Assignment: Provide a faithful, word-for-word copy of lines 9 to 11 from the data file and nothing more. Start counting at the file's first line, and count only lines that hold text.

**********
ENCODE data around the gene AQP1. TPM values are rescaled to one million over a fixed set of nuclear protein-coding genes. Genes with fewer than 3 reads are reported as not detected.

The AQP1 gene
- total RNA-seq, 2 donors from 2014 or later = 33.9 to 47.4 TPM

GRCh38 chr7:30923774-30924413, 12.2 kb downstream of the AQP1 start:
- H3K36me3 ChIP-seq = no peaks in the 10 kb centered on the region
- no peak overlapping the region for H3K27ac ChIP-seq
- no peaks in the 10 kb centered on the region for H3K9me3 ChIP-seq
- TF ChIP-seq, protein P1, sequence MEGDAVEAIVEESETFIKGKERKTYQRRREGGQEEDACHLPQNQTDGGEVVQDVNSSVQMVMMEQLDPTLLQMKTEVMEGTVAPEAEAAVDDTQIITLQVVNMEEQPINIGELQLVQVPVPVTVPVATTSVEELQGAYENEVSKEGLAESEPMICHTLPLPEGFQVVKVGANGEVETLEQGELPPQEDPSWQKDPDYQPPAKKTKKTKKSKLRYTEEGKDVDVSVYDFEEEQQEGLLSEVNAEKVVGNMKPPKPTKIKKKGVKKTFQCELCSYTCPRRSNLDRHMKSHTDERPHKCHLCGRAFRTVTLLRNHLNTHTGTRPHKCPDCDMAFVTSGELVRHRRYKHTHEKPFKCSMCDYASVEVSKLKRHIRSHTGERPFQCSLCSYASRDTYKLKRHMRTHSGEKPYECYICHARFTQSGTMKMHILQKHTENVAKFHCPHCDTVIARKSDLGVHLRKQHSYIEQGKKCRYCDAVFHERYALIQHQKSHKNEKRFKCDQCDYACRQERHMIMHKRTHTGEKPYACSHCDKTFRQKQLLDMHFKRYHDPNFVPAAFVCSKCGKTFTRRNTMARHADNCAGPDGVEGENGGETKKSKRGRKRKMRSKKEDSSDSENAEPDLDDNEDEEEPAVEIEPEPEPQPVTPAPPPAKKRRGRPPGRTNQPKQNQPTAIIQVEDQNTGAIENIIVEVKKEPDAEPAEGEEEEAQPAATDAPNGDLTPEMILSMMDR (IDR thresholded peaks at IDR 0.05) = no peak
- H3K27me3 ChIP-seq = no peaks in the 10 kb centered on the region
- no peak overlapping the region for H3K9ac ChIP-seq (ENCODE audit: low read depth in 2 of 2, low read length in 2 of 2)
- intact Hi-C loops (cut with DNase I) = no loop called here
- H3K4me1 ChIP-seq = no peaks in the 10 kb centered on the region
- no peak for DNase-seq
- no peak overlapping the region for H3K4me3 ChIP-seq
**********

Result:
- H3K27me3 ChIP-seq = no peaks in the 10 kb centered on the region
- no peak overlapping the region for H3K9ac ChIP-seq (ENCODE audit: low read depth in 2 of 2, low read length in 2 of 2)
- intact Hi-C loops (cut with DNase I) = no loop called here